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Mike Bloomberg Tried To Pay Fines So That Florida Felons Can Vote, Now Florida Might Investigate

Mike Bloomberg stands at a podium.

In July, we rereported on how the Supreme Court declined an emergency hearing on a Florida law that would allow felons to vote, but only if they paid their outstanding legal fines. Now, as the election approaches and Florida remains the largest toss-up prize in the electoral college, the situation has become even more complex and political. The latest event includes Florida representative Matt Gaetz accusing former presidential candidate Michael Bloomberg of multiple felonies.

Let’s rewind. In 2018, Florida voters passed Amendment 4, which would allow most felons to regain the right to vote. Not all, since it excluded those who had committed serious violent crimes, but most. It passed with 65% of the vote. But Florida, being Florida and generally Republican-controlled, didn’t want people to vote so they added the restriction that these felons would have to pay bay outstanding fines and restitution to be allowed to vote.

For one thing, that’s a poll tax, which is not okay under the Constitution, and for another, Florida didn’t have a system in place to track all of this. Cue the lawsuit. A district judge made a preliminary ruling that the fee payment requirement was not okay and issued a stay on its enforcement. But the 11th circuit court of appeals reversed it. In July, the Supreme Court declined to reverse that and keep the stay in place.

Amendment 4 and the general fight for voting rights for Florida felons have been spearheaded by the Florida Rights Restoration Coalition. When faced with felons still being denied the vote because of their fines, they began fundraising for a program to help people play those fines and fees. They have set an ambitious goal of $25 million, but they got a big help in getting there thanks to former New York Mayor and billionaire Michael Bloomberg.

Bloomberg raised over $16 million to help pay these fines. Objectively that’s great, but we do have to pause here and say … raised? You raised, $16 million, Mike? Your net worth is, according to google, $54.9 billion. $16 mill is pocket change to you. In fact, you could have personally made up the $9 million shortfalls here without blinking.

But I digress.

Letting felons vote is a good thing for democracy, so of course, Republicans hate it. That includes Republicans like Trump sycophant and talking piece of underdone toast, Matt Gaetz. Gaetz, who famously wore a mocking gas mask on the House floor to vote on the coronavirus response bill, “represents” Florida in Congress. He hopped on Trump’s second-favorite propaganda platform, Fox News, to call on the Florida AG to investigate Bloomberg for essentially buying votes. “It is a third degree felony for someone to either directly or indirectly provide something of value to impact whether or not someone votes,” Gaetz claimed.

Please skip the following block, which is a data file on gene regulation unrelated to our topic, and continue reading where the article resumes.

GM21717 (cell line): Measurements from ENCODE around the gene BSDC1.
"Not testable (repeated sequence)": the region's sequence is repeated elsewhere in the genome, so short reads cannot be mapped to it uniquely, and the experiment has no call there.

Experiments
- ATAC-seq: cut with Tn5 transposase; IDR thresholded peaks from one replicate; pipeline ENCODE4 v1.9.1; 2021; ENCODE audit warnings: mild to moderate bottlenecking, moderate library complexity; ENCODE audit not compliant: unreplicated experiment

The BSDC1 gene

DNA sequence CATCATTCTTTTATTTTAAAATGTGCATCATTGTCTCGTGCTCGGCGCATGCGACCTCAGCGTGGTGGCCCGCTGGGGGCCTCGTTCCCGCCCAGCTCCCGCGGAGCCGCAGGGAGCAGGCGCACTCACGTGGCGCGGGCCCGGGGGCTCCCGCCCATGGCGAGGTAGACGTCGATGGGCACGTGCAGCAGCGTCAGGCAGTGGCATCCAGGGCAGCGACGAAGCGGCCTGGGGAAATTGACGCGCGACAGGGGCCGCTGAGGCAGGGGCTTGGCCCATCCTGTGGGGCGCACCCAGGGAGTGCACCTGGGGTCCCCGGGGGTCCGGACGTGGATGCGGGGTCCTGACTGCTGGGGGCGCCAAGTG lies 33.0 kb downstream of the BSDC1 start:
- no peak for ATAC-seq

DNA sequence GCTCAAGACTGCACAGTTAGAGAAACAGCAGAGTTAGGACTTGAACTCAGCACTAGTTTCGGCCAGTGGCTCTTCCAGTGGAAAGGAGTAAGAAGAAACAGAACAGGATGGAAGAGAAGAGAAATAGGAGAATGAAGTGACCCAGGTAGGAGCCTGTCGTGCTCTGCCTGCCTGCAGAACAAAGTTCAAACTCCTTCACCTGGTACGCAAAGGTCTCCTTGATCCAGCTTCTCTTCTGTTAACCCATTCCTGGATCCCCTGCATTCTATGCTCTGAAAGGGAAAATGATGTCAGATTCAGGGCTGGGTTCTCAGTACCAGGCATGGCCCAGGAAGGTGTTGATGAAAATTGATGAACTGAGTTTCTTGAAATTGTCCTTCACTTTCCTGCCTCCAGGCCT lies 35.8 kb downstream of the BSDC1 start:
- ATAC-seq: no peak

And of course, the monkeys danced, and Florida’s Republican AG sent a letter to federal and state law enforcement asking them to investigate. Shocking. But it might not go well, since it is, as Bloomberg himself described it, a “transparent political ploy” that’s “just the latest example of Republicans attempting to keep Floridians disenfranchised.”

Legally, Gaetz and the GOP have a really bad argument here. When the state argued for the fines and fees in court, one of their points in support of this not being a poll tax was that other people could just pay the fines for them, which is exactly what Bloomberg and Florida Rights Restoration Coalition is trying to do.

The bottom line is that Florida Republicans and Republicans, in general, don’t want people voting. They just don’t. Because when real people vote for their real interests, Republicans lose, so they feel the need to cheat and disenfranchise. And the only way to stop them is, sadly, voting in such numbers that they can’t cheat.

(via: NPR, image: George Frey/Getty Images)

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Jessica Mason (she/her) is a writer based in Portland, Oregon with a focus on fandom, queer representation, and amazing women in film and television. She's a trained lawyer and opera singer as well as a mom and author.